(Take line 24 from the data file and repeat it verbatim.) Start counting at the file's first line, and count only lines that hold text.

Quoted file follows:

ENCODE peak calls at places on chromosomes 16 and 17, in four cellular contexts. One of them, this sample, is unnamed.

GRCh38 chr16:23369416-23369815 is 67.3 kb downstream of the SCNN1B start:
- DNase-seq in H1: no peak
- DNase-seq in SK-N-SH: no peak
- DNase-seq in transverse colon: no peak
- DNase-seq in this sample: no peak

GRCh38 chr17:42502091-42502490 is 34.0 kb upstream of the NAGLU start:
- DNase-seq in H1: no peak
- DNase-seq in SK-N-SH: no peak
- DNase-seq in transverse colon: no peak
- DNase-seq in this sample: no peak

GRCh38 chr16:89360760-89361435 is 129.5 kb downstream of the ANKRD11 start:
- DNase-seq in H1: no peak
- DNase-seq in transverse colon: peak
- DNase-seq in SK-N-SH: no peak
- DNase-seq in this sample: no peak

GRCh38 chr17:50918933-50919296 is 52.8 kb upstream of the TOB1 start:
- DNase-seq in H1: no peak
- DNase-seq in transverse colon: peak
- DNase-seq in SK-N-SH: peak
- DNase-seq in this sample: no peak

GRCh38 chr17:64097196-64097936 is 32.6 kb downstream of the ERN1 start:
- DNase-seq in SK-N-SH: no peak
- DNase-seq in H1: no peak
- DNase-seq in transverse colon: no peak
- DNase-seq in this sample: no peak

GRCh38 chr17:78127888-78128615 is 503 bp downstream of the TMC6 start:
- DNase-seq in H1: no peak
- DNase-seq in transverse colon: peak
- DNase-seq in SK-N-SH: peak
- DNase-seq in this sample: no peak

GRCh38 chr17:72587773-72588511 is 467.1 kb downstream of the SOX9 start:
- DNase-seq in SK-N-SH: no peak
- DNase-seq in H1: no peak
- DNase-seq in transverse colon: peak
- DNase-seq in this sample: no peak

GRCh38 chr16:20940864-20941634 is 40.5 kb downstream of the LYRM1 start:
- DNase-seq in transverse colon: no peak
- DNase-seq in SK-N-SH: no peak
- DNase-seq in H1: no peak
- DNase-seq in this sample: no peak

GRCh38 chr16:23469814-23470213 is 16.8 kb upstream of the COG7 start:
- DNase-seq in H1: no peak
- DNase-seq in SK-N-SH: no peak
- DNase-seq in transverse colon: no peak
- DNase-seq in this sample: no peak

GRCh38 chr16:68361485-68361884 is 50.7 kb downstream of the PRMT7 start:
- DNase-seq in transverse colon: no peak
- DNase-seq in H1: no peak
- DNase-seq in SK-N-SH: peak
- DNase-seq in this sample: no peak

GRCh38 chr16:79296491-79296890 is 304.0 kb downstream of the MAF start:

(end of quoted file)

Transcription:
- DNase-seq in H1: no peak